Gene J. Puskar, File, Associated Press
FILE - In this Dec. 8, 2011, file photo, Cleveland Browns guard Jason Pinkston (62) and wide receiver Greg Little (15) check on quarterback Colt McCoy (12) after he was hit by Pittsburgh Steelers outside linebacker James Harrison in the fourth quarter of an NFL football game in Pittsburgh. McCoy injured his hand and was wobbled by a hit from linebacker and renowned Browns blaster James Harrison. The NFL has denied James Harrison's appeal of a one-game suspension for a helmet-to-helmet hit on Cleveland quarterback Colt McCoy, and the Pittsburgh Steelers linebacker will sit out the game scheduled for Monday, Dec. 19, against the San Francisco 49ers.

BEREA, Ohio — The NFL will require teams to place certified athletic trainers in the press box to help monitor head injuries, a result of the Browns' failure to test quarterback Colt McCoy for a concussion.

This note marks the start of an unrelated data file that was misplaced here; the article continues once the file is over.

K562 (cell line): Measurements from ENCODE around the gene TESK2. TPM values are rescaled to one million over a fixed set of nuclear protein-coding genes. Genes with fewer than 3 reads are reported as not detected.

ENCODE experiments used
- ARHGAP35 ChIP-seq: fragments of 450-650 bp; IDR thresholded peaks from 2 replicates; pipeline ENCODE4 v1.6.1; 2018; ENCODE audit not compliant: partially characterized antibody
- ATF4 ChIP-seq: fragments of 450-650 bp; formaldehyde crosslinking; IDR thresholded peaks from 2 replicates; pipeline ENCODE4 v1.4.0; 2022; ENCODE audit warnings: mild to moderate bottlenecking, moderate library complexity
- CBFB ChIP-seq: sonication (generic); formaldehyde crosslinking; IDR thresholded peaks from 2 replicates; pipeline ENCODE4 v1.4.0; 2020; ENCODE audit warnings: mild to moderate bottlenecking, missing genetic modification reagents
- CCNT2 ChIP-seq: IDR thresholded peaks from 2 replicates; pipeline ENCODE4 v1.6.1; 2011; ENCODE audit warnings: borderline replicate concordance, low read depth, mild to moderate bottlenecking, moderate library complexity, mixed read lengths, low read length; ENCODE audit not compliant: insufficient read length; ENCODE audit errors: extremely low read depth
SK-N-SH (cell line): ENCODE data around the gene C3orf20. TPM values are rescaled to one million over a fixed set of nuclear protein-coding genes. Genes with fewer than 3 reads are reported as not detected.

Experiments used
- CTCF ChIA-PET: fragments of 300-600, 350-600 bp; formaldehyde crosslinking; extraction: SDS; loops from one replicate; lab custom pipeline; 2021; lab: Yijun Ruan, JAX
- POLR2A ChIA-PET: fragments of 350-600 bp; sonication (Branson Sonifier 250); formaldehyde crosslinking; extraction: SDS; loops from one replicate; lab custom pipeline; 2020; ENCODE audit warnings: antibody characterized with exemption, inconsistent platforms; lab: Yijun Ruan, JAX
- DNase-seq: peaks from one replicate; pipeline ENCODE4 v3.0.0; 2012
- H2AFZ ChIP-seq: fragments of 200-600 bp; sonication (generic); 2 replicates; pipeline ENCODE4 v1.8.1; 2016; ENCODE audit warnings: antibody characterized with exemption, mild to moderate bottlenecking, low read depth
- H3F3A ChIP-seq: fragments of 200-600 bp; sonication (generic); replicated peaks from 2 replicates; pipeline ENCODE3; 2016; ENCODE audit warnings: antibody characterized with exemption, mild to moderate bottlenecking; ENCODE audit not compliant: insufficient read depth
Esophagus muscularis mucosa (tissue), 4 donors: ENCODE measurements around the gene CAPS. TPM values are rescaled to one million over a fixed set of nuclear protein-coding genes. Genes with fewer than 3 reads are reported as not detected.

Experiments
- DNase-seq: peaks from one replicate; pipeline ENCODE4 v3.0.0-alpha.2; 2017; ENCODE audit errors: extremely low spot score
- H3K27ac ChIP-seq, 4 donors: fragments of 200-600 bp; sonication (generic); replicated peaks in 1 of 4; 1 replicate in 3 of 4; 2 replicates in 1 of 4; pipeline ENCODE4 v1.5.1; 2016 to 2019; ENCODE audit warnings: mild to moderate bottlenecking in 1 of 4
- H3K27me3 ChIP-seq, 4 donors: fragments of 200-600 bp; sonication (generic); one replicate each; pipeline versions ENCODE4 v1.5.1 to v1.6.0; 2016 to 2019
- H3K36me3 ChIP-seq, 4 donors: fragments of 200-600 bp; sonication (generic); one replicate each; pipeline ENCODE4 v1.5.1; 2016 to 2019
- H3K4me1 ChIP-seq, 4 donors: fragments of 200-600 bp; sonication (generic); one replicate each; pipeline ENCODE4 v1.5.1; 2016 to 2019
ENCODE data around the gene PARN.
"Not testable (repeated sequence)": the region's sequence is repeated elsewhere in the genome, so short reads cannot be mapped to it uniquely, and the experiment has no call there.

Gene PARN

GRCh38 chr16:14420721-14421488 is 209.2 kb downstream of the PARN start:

NFL spokesman Greg Aiello confirms that the league will send a memo to all 32 clubs Tuesday or Wednesday to explain the new protocol. The trainer will be able to monitor the entire game without distraction to inform medical staff on the field of any potential head injuries.

The new rule was first reported by Charley Casserly of CBS.

McCoy sustained a concussion Dec. 8 against Pittsburgh. Although laid out on an illegal hit by Steelers linebacker James Harrison, the QB was not tested for a concussion and the Browns sent him back in the game after two plays.

The league and union met with the team last week to discuss its handling of the injury. Team president Mike Holmgren said McCoy did not display symptoms of a concussion on the field and the team's medical staff did not test him because they did not see Harrison's vicious hit.